Novel Thoughts: A Course Called Ireland

I just wrapped up the my second Tom Coyne novel, “A Course Called Ireland” and to say I’m ready to hop on an airplane with my sticks is an understatement. The first of two travel novels by Coyne, as the title hints, takes place in Ireland. This is Coyne’s native land, as he describes himslef a few times in the book. a tall, pale, redhead. He had travelled to the “mother land” a few times with his father growing up but never like this.

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A Map of Ireland, to put into perspective walking around the entire country…

There is something almost romantic about this journey, similar in feeling to the stories of the Wild West back in the days of cattle drives and cowboys. Swap saddles and steers for rain gear and a bag of Mizuno’s and you’ve got the makings for an incredible adventure. 1100 miles, over 50 courses, all on foot may be one of the most incredible feats accomplished by a golfer. Coyne does an incredible job of ballancing between describing the golf and telling the story. It is easy to start giving a shot by shot recap of every course you play (I’m guilty myself) but he focuses more on the people, the place and the journey more than anything. There is plenty of room for your imagination even in this non-fiction novel, I caught myslef a few times thinking I could smell blood sausage and eggs or tasting the carmel flavors in a pint of Guiness.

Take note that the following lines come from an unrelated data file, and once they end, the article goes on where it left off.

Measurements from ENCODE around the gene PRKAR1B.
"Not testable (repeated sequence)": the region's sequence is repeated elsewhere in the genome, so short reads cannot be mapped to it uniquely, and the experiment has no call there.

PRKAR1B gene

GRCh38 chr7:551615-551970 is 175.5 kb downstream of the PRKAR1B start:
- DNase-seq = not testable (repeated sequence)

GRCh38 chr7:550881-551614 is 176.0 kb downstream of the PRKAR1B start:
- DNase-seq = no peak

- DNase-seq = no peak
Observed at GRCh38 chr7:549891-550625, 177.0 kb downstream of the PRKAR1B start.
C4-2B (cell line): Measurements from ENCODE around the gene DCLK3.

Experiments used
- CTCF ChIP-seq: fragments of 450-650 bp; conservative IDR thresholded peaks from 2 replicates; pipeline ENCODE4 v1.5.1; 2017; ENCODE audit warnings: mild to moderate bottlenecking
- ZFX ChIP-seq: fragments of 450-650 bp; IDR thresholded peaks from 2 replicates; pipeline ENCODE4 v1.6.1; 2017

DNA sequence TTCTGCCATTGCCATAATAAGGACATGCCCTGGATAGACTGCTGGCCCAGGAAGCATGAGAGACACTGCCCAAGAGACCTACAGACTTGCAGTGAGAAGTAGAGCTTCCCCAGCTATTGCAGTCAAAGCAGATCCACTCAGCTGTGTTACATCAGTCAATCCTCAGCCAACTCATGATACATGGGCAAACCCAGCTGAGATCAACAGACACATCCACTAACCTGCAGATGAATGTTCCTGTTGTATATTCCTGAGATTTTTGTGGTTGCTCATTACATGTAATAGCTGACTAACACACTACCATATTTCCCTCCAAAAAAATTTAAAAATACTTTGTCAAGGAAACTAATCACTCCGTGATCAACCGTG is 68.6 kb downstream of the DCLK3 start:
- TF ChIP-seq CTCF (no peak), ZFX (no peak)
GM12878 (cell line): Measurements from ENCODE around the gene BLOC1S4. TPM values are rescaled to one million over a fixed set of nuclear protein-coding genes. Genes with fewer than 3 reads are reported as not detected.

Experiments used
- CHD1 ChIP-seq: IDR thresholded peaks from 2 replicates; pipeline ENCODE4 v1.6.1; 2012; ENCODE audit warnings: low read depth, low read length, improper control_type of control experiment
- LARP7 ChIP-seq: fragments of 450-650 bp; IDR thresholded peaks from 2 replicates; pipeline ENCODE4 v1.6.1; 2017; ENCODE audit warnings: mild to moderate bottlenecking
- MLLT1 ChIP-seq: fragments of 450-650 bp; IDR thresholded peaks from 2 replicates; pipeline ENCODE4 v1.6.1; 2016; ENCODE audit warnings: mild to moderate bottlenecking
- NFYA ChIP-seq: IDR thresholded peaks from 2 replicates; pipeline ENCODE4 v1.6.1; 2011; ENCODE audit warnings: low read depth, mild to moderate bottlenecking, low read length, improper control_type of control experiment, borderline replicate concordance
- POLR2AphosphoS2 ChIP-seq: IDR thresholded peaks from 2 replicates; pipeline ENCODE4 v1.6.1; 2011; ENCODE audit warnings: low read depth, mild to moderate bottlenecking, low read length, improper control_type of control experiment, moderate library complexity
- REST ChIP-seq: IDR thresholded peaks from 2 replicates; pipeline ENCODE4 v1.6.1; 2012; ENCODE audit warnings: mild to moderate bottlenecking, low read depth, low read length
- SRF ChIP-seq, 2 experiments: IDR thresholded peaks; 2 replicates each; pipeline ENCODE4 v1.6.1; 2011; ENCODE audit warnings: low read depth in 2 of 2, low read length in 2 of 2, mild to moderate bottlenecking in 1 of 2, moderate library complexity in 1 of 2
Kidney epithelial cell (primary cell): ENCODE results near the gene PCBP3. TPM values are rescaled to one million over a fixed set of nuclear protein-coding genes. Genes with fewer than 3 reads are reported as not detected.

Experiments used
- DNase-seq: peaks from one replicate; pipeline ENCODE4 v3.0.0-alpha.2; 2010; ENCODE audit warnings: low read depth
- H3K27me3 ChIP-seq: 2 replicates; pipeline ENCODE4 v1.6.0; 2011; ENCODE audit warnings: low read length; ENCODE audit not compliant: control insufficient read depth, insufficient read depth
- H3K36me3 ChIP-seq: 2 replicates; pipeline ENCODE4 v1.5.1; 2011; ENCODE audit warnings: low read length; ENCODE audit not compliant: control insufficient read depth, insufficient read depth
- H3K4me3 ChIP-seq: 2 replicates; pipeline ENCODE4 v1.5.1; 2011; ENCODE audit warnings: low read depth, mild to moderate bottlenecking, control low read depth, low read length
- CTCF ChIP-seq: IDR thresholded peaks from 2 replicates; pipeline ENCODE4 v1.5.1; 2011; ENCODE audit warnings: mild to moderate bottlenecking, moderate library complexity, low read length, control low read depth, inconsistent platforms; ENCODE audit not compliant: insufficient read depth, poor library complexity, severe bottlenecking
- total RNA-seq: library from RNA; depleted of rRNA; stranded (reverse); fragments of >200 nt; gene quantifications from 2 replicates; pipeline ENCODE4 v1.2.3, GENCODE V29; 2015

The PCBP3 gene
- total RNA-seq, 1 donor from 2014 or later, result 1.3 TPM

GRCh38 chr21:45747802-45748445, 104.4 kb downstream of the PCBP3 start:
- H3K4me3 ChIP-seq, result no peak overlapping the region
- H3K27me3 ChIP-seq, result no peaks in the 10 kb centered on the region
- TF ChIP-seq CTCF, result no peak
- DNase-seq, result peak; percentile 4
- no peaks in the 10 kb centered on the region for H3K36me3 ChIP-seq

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Tom and a few of his “friends” along the way. 

Having listened to Coyne in interviews and even in the books themselves, he will be the first to tell you that the people make the story. This adventure is full of characters, whether they are family that came to play with him, locals he met in a tavern, or someone that offered him a lift as to not  get eaten by a stray dog. This hits home in today’s society where human interaction amongst “strangers” is very short and impersonal, and even more so when traveling. Tom showed that you can be thousands of miles away from home, wearing wet hiking shoes, golf clubs strapped to your backpack and walk into a pub in the smallest Irish town and not find a stranger in the place. My take away is such, golf is a game that can bring together people separated by oceans, class, education, and profession. There is some unspoken kinship amongst golfers so next time you are at your local course, or club and you see someone playing by themselves, ask to join up because we are all golfers alike.

For more infomation about Tom and his wokrs see the link below. I will be starting, “A Course Called Scottland Next”.

Tom Coyne

Cheers,

Webb

 

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